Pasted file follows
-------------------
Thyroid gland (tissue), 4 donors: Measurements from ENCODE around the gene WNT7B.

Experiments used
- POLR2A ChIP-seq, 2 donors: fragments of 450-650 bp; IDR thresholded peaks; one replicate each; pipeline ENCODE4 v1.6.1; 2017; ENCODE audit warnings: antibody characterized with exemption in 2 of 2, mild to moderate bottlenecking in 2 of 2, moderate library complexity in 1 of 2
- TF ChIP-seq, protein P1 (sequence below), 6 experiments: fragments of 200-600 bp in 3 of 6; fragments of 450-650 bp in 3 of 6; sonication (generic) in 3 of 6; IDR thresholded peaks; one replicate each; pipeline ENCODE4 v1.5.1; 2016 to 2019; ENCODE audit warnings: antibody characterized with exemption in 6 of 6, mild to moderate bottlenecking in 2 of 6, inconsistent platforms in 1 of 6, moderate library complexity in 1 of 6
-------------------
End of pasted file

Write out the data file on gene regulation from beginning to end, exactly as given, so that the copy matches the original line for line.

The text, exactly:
Thyroid gland (tissue), 4 donors: Measurements from ENCODE around the gene WNT7B.

Experiments used
- POLR2A ChIP-seq, 2 donors: fragments of 450-650 bp; IDR thresholded peaks; one replicate each; pipeline ENCODE4 v1.6.1; 2017; ENCODE audit warnings: antibody characterized with exemption in 2 of 2, mild to moderate bottlenecking in 2 of 2, moderate library complexity in 1 of 2
- TF ChIP-seq, protein P1 (sequence below), 6 experiments: fragments of 200-600 bp in 3 of 6; fragments of 450-650 bp in 3 of 6; sonication (generic) in 3 of 6; IDR thresholded peaks; one replicate each; pipeline ENCODE4 v1.5.1; 2016 to 2019; ENCODE audit warnings: antibody characterized with exemption in 6 of 6, mild to moderate bottlenecking in 2 of 6, inconsistent platforms in 1 of 6, moderate library complexity in 1 of 6